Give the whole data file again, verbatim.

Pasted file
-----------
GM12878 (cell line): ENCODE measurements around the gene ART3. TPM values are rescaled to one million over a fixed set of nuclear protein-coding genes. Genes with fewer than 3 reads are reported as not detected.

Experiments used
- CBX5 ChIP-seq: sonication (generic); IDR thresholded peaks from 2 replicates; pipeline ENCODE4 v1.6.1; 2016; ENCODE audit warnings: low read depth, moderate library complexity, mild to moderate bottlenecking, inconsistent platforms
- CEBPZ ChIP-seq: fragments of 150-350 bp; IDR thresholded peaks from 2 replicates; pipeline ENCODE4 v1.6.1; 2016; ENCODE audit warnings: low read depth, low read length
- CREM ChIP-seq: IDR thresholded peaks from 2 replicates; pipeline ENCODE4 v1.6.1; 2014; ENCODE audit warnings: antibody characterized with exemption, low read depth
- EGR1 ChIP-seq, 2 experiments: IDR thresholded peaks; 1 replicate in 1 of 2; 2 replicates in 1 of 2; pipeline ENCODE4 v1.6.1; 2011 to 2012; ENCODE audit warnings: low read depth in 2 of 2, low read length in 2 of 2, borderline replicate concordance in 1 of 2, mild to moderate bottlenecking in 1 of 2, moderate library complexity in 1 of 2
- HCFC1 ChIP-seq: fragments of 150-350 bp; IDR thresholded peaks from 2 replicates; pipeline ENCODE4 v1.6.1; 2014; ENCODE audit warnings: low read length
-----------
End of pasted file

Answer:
GM12878 (cell line): ENCODE measurements around the gene ART3. TPM values are rescaled to one million over a fixed set of nuclear protein-coding genes. Genes with fewer than 3 reads are reported as not detected.

Experiments used
- CBX5 ChIP-seq: sonication (generic); IDR thresholded peaks from 2 replicates; pipeline ENCODE4 v1.6.1; 2016; ENCODE audit warnings: low read depth, moderate library complexity, mild to moderate bottlenecking, inconsistent platforms
- CEBPZ ChIP-seq: fragments of 150-350 bp; IDR thresholded peaks from 2 replicates; pipeline ENCODE4 v1.6.1; 2016; ENCODE audit warnings: low read depth, low read length
- CREM ChIP-seq: IDR thresholded peaks from 2 replicates; pipeline ENCODE4 v1.6.1; 2014; ENCODE audit warnings: antibody characterized with exemption, low read depth
- EGR1 ChIP-seq, 2 experiments: IDR thresholded peaks; 1 replicate in 1 of 2; 2 replicates in 1 of 2; pipeline ENCODE4 v1.6.1; 2011 to 2012; ENCODE audit warnings: low read depth in 2 of 2, low read length in 2 of 2, borderline replicate concordance in 1 of 2, mild to moderate bottlenecking in 1 of 2, moderate library complexity in 1 of 2
- HCFC1 ChIP-seq: fragments of 150-350 bp; IDR thresholded peaks from 2 replicates; pipeline ENCODE4 v1.6.1; 2014; ENCODE audit warnings: low read length